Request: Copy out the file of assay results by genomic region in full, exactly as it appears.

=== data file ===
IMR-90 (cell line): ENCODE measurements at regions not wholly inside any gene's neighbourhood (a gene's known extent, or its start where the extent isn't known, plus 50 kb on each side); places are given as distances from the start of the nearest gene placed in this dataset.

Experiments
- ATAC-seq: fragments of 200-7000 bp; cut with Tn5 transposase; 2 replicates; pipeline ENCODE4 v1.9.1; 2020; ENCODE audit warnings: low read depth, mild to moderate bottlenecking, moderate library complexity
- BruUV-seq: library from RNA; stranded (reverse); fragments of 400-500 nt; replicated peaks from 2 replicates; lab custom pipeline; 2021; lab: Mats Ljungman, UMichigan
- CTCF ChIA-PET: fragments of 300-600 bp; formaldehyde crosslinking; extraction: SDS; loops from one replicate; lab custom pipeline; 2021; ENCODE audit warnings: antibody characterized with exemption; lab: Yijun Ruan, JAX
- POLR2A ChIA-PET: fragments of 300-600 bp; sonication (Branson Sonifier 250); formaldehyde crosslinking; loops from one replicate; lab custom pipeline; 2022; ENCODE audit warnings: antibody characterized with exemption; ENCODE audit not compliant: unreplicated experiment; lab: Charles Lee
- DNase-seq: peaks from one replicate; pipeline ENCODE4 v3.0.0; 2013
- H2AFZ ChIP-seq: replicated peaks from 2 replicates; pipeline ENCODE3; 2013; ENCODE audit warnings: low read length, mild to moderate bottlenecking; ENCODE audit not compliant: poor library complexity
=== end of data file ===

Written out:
IMR-90 (cell line): ENCODE measurements at regions not wholly inside any gene's neighbourhood (a gene's known extent, or its start where the extent isn't known, plus 50 kb on each side); places are given as distances from the start of the nearest gene placed in this dataset.

Experiments
- ATAC-seq: fragments of 200-7000 bp; cut with Tn5 transposase; 2 replicates; pipeline ENCODE4 v1.9.1; 2020; ENCODE audit warnings: low read depth, mild to moderate bottlenecking, moderate library complexity
- BruUV-seq: library from RNA; stranded (reverse); fragments of 400-500 nt; replicated peaks from 2 replicates; lab custom pipeline; 2021; lab: Mats Ljungman, UMichigan
- CTCF ChIA-PET: fragments of 300-600 bp; formaldehyde crosslinking; extraction: SDS; loops from one replicate; lab custom pipeline; 2021; ENCODE audit warnings: antibody characterized with exemption; lab: Yijun Ruan, JAX
- POLR2A ChIA-PET: fragments of 300-600 bp; sonication (Branson Sonifier 250); formaldehyde crosslinking; loops from one replicate; lab custom pipeline; 2022; ENCODE audit warnings: antibody characterized with exemption; ENCODE audit not compliant: unreplicated experiment; lab: Charles Lee
- DNase-seq: peaks from one replicate; pipeline ENCODE4 v3.0.0; 2013
- H2AFZ ChIP-seq: replicated peaks from 2 replicates; pipeline ENCODE3; 2013; ENCODE audit warnings: low read length, mild to moderate bottlenecking; ENCODE audit not compliant: poor library complexity